Pentagon rebukes general for opposing repeal of 'don’t ask, don’t tell' law
ARLINGTON, Va. – Defense Secretary Robert Gates sharply reprimanded the three-star general who commands the U.S. Army in the Pacific on Thursday for publicly advocating against the repeal of the “don’t ask, don’t tell” law restricting gays in the military.
Admiral Mike Mullen, chairman of the Joint Chiefs of Staff, went further, suggesting that Lt. Gen. Benjamin Mixon should consider resigning over comments he made in a letter to the editor of Stars and Stripes earlier this month.
In that March 8 letter calling on troops and their families to fight a repeal of the “don’t ask, don’t tell” law, Mixon wrote: “I suspect many service members, their families, veterans and citizens are wondering what to do to stop this ill-advised repeal of a policy that has achieved a balance between a citizen's desire to serve and acceptable conduct.
“Now is the time,” Mixon added, “to write your elected officials and chain of command and express your views. If those of us who are in favor of retaining the current policy do not speak up, there is no chance to retain the current policy.”
Gates and Mullen denounced Mixon’s letter during a Pentagon press conference.
“I think that for an active duty officer to comment on an issue like this is inappropriate,” said Gates.
"I feel the same way and actually it is being addressed inside the chain of command in the Army,” Mullen added. “I’ve spoken specifically to [U.S. Army chief of staff] Gen. George W. Casey, Jr., about this. And Gen. Mixon specifically is – the issue is being addressed with him."
Mixon, reached via email Thursday, would not comment on the matter. "You will have to address all your questions to Army (public affairs)," he said.
In recent testimony before Congress, other senior military officials have publicly opposed repeal of the “don’t ask, don’t tell” law, which Congress and the Pentagon are now reviewing following President Barack Obama’s expressed desire to see it eliminated. Under the law, gays are forbidden from openly serving in the armed forces.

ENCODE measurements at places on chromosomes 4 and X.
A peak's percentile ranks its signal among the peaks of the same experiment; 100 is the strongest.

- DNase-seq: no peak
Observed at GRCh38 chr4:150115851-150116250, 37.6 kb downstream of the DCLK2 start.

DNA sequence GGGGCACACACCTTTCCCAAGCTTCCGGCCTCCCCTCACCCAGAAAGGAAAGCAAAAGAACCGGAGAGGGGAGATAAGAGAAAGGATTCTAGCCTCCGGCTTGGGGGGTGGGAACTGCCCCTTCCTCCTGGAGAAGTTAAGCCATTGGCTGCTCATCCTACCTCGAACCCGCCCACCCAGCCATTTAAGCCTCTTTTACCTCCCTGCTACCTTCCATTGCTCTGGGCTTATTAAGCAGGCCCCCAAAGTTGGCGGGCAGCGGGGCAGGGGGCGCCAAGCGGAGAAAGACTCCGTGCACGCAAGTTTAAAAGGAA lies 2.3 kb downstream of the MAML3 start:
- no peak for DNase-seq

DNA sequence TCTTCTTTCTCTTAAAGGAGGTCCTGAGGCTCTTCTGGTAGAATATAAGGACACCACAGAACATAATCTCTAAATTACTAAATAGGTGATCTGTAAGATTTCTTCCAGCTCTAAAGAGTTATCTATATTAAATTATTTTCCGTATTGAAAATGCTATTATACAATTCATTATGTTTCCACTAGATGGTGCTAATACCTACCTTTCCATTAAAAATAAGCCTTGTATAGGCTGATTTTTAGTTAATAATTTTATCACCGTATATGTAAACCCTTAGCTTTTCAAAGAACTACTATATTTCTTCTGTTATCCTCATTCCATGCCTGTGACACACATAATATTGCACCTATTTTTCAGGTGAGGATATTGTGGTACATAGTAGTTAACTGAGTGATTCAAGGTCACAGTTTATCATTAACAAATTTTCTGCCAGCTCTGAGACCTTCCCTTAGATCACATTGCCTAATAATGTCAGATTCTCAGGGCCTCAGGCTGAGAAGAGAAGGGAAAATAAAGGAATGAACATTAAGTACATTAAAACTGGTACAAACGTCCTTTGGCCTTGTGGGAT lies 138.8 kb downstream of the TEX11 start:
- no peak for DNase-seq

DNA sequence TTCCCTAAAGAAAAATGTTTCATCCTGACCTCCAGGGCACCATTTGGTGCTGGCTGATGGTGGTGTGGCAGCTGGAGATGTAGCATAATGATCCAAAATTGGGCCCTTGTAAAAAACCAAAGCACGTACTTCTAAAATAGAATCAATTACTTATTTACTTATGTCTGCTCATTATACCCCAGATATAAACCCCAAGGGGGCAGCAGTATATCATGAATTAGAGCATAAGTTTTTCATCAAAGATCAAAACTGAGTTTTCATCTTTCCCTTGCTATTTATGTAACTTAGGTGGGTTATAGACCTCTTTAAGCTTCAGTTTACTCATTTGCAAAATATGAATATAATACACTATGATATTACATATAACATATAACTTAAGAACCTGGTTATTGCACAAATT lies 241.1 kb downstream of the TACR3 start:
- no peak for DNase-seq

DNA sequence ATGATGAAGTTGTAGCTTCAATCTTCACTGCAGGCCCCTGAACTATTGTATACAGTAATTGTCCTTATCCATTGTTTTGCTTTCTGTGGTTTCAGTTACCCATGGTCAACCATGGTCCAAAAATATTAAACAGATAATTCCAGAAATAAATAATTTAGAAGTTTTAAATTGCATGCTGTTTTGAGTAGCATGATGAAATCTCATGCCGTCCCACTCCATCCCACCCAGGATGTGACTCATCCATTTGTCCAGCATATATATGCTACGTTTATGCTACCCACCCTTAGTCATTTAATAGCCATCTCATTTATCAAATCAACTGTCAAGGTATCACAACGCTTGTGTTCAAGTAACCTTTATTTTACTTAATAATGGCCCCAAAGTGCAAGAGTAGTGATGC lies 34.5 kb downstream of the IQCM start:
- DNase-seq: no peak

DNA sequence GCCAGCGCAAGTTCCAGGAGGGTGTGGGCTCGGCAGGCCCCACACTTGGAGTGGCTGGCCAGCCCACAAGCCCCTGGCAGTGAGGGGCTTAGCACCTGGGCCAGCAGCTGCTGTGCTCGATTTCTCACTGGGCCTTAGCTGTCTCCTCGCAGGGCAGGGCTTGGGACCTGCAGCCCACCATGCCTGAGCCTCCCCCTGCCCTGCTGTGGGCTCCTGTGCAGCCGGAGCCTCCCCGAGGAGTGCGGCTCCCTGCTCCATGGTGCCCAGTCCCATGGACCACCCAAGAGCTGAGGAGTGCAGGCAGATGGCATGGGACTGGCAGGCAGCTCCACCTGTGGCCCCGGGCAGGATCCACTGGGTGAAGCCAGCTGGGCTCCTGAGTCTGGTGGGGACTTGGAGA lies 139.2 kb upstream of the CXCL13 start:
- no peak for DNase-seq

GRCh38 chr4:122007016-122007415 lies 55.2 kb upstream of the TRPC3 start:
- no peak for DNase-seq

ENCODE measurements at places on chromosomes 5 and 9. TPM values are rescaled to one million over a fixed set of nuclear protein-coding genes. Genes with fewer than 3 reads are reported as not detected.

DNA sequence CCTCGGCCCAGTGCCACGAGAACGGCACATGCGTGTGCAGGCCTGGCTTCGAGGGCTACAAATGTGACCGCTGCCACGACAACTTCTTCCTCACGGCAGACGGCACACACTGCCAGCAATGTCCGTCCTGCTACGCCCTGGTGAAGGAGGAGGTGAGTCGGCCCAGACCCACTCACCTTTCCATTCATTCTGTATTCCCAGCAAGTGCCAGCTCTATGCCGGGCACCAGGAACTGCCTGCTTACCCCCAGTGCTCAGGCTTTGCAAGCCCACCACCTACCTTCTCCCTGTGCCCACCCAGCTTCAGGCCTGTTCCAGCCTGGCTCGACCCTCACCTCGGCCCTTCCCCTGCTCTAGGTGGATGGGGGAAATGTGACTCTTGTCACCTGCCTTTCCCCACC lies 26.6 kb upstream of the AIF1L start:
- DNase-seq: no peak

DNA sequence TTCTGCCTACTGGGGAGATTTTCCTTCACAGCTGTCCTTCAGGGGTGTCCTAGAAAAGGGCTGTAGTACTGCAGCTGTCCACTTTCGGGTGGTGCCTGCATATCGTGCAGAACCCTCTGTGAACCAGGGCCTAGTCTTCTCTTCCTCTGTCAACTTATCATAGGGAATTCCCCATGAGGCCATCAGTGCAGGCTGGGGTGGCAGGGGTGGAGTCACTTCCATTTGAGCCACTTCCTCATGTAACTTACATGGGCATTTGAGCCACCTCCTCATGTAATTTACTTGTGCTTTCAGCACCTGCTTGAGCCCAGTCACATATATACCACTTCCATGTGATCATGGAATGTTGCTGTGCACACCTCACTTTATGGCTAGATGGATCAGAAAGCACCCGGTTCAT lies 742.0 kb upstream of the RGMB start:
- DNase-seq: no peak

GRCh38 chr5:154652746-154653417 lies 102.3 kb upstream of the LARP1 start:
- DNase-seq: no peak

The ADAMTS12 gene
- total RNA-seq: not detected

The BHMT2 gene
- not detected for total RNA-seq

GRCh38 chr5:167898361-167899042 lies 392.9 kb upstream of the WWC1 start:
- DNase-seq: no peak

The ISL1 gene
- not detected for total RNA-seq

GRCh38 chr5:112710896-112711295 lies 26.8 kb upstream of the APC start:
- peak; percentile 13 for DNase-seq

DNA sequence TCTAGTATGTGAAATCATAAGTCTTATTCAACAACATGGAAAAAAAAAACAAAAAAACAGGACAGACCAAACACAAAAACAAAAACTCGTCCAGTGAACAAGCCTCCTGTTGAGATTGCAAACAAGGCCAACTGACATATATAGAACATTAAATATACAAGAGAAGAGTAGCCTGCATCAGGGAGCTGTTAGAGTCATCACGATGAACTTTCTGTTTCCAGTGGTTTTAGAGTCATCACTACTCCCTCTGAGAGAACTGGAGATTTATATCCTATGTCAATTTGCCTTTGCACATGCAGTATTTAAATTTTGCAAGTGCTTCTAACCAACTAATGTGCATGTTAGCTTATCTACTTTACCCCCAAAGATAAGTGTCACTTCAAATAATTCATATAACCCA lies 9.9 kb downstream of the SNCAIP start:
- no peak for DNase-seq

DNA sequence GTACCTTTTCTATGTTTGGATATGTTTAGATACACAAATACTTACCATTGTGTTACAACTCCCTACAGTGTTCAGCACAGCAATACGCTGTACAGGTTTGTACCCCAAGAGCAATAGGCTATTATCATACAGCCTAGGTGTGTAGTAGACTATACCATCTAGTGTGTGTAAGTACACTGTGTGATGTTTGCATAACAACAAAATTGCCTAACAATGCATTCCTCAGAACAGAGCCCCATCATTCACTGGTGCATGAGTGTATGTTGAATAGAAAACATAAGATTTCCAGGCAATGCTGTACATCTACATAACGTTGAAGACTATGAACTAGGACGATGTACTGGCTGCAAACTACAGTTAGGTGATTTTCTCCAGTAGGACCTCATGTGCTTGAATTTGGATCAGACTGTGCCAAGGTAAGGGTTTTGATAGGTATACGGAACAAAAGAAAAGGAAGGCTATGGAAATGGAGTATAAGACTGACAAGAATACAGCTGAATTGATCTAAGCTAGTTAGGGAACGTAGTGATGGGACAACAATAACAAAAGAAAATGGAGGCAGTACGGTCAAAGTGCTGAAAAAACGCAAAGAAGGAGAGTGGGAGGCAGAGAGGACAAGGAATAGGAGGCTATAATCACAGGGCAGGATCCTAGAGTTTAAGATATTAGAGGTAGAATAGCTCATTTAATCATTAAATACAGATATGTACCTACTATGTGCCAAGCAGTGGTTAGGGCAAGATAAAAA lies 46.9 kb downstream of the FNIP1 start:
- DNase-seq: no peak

"I think the current policy works," Gen. James T. Conway, the commandant of the Marine Corps, told Congress in February. "My best military advice to this committee, to the secretary, to the president would be to keep the law such as it is."
"I do have serious concerns about the impact of repeal of the law on a force that is fully engaged in two wars and has been at war for 8 1/2 years," Casey said in testimony to Congress. "We just don't know the impacts on readiness and military effectiveness."
But Gates and Mullen suggested Thursday that Mixon’s offense had been speaking out about the policy after commanders were specifically ordered not to do so.
Mullen said the Army had given officers “very specific direction” in written form following Gates’ announcement of his intent to seek the repeal of the “don’t ask, don’t tell” law.
"I think as a three-star leader in command, by virtue of just that position alone he has great influence,” Mullen said. “And all of us in uniform are obliged to certainly follow the direction of leadership, right up to the president.”
Mullen added: “There’s an expectation that you would comply with that. And in the end, if there is either policy direction that someone in uniform disagrees with…and you feel so strongly about it, the answer is not advocacy; it is in fact to vote with your feet. And that’s what all of us in a position of leadership, I think, have to conform to.”
Asked by reporters if Mixon should leave the military, Mullen said: “That’s a decision that would certainly be up to him.”
Lt. Gen. Mixon's letter ...
Stars and StripesLetters to the Editor, Monday, March 8, 2010
Let your views be known
The recent commentaries on the adverse effects of repeal of the "don’t ask, don’t tell" policy were insightful.
It is often stated that most servicemembers are in favor of repealing the policy. I do not believe that is accurate. I suspect many servicemembers, their families, veterans and citizens are wondering what to do to stop this ill-advised repeal of a policy that has achieved a balance between a citizen’s desire to serve and acceptable conduct.
Now is the time to write your elected officials and chain of command and express your views. If those of us who are in favor of retaining the current policy do not speak up, there is no chance to retain the current policy.
Lt. Gen. Benjamin R. MixonFort Shafter, Hawaii